Two things helped him. Through C. S. Lewis’ A Grief Observed – about the death of Lewis’ wife Joy – Neufeld grasped the process of grief. Then writing a book about his life with Tess made him realize that remembering the good times is a way through grief. Both things helped him be better at walking with clients through the loss of a pet.
Whatever you do, Neufeld adds, "Don’t tell them how they should feel or that they’ll get over it. Because whatever they feel is okay."
Anne Robertson is a United Methodist minister in Winchester, Mass., who also runs a pet grief ministry. She says, "Animal or human, grief is grief. You experience all the same stages – anger, denial, bargaining, depression and so on."
Even so, everyone processes this differently, and each pet prompts a different response. As Bucholtz says about Guinness, "I’ve had tons of pets, but when he died my heart broke. I don’t go around wailing, but looking at his picture, or when David mentions something he did, I feel that heart stab and then it goes away."
It’s when grief over a pet overlaps with some other loss, says Robertson, that it can "pile up. If we haven’t given ourselves space or permission to grieve the first loss, the second comes along and triggers the rest to pile in."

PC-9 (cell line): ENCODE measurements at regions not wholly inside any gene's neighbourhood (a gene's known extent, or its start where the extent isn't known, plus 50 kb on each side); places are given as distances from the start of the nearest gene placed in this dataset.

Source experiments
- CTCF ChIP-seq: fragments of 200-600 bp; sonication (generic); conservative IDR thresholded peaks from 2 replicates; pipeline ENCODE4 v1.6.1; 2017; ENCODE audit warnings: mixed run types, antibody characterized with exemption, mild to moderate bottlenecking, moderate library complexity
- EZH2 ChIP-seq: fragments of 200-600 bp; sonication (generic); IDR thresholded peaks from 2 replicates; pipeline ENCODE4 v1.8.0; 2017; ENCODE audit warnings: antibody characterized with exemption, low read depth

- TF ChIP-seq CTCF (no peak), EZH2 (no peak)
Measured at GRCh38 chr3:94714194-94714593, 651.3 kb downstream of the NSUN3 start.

The initial "bottom fell out of my life feeling is one thing," she says. "But when people are still sobbing over the loss of a pet years later, then I’ve found it’s typically from some other loss as well."
Brenda Burston, a Tottenham, Ont., woman whose golden retriever Molson died three years ago, can relate. "When I went through my divorce, he was such a comfort. He had all those wonderful dog qualities you wish every human had. It wasn’t Let me fix your problems or tell you what I would have done. It was just Let me be with you. His loss was significant because he got me through some of my darkest days."